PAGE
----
After ’08 Squeaker, Kilpatrick’s Next Test Is Tuesday
Seven-term Rep. Carolyn Cheeks Kilpatrick faces another tough primary — and even the possibility of defeat — when Democratic voters in Michigan head to the polls on Tuesday. But the dynamics of this race are different from her narrow victory in August 2008.
Two years ago, Kilpatrick became embroiled in the scandal that ultimately sent her son, former Detroit Mayor Kwame Kilpatrick (D), to jail for obstructing justice and later for violating his probation on those charges. He has since been indicted for federal tax evasion.
In the 2008 primary, which was held just one month prior to Kwame Kilpatrick’s guilty plea to two felony counts of obstruction of justice, the Congresswoman faced two well-known Democratic opponents. This year she faces only one: state Sen. Hansen Clarke.
And the fact that more people voted against the Congresswoman than voted for her two years ago does not bode well for her prospects this time.
Recent public polls, including one conducted in mid-July, have shown Clarke ahead by single digits. A Glengariff Group Inc. poll, commissioned by the Detroit News and WDIV, showed Kilpatrick trailing Clarke, 38 percent to 30 percent, with other candidates all registering at 3 percent or less. An EPIC-MRA poll conducted for the Clarke campaign earlier in July showed him ahead 44 percent to 31 percent.
A Kilpatrick campaign spokesman declined to release the Congresswoman’s nightly polling data but said she often leads by single digits.
When asked on Tuesday why she has attracted such strong opposition, the Congresswoman said, “Well, it’s America. A lot of people want to run and be accomplished. That’s what I’m feeling.”
Kilpatrick won the 2008 primary with 39 percent of the vote against former state Rep. Mary Waters, who finished with 35 percent, and state Sen. Martha Scott, who received 25 percent.
This time around, six Democrats are challenging her, though Hansen is by far the best-known contender.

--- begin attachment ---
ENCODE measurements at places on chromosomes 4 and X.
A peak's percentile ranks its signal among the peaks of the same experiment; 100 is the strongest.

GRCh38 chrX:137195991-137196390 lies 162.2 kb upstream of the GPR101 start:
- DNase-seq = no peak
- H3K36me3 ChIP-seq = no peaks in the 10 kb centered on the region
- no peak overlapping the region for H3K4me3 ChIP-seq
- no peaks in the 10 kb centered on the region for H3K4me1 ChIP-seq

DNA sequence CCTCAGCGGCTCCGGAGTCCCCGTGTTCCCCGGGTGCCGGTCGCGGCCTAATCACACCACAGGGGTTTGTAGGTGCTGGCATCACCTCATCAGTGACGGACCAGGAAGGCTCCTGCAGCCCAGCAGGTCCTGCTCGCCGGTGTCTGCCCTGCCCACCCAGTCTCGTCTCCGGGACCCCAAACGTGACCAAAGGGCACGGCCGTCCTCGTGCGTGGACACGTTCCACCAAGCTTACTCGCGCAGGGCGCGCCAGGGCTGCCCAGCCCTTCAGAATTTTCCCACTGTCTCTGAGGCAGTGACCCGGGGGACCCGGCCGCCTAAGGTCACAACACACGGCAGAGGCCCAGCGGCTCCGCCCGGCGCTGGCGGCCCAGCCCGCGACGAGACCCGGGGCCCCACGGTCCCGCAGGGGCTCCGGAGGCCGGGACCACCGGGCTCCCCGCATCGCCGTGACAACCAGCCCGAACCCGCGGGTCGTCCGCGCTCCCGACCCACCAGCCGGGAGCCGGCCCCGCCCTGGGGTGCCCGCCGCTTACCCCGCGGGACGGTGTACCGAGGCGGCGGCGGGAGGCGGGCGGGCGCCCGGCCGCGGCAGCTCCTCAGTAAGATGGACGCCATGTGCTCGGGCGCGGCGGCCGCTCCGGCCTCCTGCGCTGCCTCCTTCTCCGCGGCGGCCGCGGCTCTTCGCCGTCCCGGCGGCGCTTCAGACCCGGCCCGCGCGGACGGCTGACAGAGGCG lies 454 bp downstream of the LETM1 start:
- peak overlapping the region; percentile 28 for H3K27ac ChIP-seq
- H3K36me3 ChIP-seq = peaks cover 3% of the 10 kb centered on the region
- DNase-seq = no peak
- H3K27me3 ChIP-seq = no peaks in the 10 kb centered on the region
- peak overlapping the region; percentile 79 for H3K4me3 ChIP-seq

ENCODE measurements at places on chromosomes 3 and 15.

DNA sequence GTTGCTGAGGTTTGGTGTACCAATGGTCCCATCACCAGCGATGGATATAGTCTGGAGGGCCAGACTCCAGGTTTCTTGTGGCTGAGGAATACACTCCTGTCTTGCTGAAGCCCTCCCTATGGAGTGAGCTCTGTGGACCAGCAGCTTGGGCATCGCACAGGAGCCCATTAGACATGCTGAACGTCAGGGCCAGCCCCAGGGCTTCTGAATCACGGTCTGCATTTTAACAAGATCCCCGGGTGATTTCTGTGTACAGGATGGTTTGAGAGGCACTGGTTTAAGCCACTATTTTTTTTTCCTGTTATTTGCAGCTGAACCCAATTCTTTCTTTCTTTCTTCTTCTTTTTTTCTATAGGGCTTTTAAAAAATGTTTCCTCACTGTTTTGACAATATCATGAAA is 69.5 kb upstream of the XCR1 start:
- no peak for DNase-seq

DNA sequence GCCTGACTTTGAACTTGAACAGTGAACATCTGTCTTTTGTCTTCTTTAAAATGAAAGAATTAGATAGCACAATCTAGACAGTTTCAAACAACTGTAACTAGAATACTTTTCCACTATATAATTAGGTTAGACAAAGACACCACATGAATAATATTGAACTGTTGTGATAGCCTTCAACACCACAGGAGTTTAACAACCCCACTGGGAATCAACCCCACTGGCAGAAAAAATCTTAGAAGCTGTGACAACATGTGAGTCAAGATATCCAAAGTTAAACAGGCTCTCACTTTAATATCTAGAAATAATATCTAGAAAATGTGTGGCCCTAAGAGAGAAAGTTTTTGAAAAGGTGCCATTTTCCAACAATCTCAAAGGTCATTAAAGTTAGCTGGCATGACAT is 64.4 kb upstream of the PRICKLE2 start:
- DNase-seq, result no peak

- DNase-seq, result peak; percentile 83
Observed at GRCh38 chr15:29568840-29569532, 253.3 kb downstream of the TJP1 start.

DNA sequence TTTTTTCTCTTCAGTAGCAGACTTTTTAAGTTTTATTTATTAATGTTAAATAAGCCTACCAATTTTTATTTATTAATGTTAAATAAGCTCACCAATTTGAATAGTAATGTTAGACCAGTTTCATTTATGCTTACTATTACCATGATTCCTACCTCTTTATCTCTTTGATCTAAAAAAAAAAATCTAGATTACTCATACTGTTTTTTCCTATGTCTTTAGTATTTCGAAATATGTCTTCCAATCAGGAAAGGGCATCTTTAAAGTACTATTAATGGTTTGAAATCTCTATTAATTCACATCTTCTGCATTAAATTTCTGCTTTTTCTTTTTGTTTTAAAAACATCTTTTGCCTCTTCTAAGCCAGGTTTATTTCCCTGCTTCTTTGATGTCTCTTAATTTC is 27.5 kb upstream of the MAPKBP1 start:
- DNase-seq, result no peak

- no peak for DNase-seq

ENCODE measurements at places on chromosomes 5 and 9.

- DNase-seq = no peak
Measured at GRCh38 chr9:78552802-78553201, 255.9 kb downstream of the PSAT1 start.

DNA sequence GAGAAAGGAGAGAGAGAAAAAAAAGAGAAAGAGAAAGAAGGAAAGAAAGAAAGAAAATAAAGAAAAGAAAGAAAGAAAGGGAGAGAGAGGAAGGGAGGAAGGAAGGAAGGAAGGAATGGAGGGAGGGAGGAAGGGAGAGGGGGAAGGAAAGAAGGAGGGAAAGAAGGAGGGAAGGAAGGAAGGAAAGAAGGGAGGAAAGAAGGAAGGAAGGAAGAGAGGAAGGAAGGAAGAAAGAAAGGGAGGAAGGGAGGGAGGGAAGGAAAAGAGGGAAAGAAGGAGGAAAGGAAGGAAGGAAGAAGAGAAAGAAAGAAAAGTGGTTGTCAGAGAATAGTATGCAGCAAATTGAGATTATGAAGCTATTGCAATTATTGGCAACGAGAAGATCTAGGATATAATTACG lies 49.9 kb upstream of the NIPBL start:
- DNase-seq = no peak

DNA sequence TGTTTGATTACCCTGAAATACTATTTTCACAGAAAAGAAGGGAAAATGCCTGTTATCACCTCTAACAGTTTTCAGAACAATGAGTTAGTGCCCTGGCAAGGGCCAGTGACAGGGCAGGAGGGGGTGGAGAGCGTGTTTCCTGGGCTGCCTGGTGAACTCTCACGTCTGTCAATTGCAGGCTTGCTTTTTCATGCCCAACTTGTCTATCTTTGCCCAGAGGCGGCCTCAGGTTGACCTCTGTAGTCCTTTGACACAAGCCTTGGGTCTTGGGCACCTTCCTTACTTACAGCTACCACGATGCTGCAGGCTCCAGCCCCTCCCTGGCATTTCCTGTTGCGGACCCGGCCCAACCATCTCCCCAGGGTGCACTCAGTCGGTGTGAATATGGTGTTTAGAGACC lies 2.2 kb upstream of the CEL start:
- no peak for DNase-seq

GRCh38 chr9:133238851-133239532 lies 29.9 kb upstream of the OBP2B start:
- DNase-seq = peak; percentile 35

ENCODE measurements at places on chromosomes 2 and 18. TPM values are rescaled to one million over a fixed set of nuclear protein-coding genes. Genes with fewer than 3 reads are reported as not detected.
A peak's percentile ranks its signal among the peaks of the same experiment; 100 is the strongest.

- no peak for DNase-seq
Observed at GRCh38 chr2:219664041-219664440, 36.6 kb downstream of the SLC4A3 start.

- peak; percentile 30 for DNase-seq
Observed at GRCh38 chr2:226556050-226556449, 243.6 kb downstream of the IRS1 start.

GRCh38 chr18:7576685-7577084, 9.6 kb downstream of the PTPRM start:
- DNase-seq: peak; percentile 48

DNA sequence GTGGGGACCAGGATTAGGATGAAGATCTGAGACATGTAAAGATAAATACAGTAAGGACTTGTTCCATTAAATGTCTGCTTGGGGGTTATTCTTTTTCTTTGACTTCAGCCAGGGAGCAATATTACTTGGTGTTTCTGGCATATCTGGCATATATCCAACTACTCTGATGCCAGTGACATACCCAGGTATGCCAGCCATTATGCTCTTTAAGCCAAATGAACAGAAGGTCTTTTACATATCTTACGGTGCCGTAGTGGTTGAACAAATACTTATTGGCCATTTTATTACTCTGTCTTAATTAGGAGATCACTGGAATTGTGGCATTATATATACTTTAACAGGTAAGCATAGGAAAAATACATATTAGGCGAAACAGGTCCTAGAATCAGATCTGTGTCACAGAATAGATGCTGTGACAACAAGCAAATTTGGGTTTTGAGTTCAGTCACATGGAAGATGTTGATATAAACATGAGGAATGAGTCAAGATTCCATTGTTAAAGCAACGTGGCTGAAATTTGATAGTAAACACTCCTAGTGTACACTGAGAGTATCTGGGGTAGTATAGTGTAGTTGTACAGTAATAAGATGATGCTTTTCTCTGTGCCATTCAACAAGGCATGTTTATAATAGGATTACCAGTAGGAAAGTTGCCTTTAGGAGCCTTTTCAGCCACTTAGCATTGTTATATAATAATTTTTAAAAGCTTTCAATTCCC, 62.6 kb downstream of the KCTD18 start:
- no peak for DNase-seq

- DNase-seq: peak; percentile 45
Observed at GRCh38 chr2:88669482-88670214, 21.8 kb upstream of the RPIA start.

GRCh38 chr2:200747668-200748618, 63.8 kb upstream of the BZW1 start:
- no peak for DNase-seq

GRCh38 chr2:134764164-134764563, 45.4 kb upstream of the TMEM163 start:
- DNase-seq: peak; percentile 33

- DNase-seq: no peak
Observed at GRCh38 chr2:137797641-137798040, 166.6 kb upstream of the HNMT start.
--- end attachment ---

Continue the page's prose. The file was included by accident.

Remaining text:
Clarke, a second-term state Senator whose district lies entirely within Kilpatrick’s Congressional district, is familiar to Detroit voters. He was first elected to the Michigan House of Representatives in 1990, then won a Senate seat in 2002. In 2005 he lost a bid for mayor to Kilpatrick’s son.
Clarke, the son of an African-American mother and a Bangladeshi immigrant father, has been endorsed by the Detroit Free Press and the Michigan Chronicle.
He has raised at least $224,000 for his campaign, and as of July 14 he reported having $72,000 remaining in the bank.
But opponents lambasted Clarke’s decision not to show up for the only debate of the primary campaign on Monday night. His campaign said he had a previously planned fundraiser scheduled and that he is focused on reaching out to voters directly, knocking on doors and making appearances at local events.
Kilpatrick, who did participate in the debate, said she will emphasize her strength as Michigan’s lone member of the House Appropriations Committee in the final week of the campaign. She also has the endorsements of a number of high-profile local Democrats, including Detroit Mayor Dave Bing and Detroit City Council President Charles Pugh.
When asked about the race, Kilpatrick didn’t have much to say about her opponent. “He’s a nice guy,” she said Tuesday. “That’s it.”
The Congresswoman began airing a TV ad on Tuesday that showed constituents thanking her for funding for new buses and the Rosa Parks Transit Center. Although she will be in Washington, D.C., for votes through Friday or Saturday, she plans to hit the ground running on Sunday, her campaign said. She will make appearances at a series of Detroit churches, and House Majority Whip James Clyburn (D-S.C.) will join her in the evening.
Last cycle, Kilpatrick was joined on the campaign trail by then-Ways and Means Chairman Charlie Rangel (D-N.Y.), whom she can’t rely on this time because of his own ethical issues.
Kilpatrick, a former Congressional Black Caucus chairwoman, has already raised and spent more than a half-million dollars this cycle. As of mid-July she showed $281,000 in her campaign account. However, her pre-primary fundraising report showed that she spent nothing from July 1 to July 14.
Late fundraising reports filed this week showed she received recent contributions from fellow CBC members Reps. Bennie Thompson (D-Miss.) and Barbara Lee (D-Calif.). Earlier this cycle she got the maximum donation from the CBC’s political action committee.
Clarke spokeswoman Kim Bowman emphasized that the state Senator is focusing on reaching out to voters, not on drawing contrasts with the Congresswoman but added that she thinks voters are looking for new representation in 2010.
“More needed to be done, and she was given a chance when she narrowly won in 2008,” Bowman said. “That was like a wake-up call for her. I don’t want to be disrespectful, but people want change and new leadership.”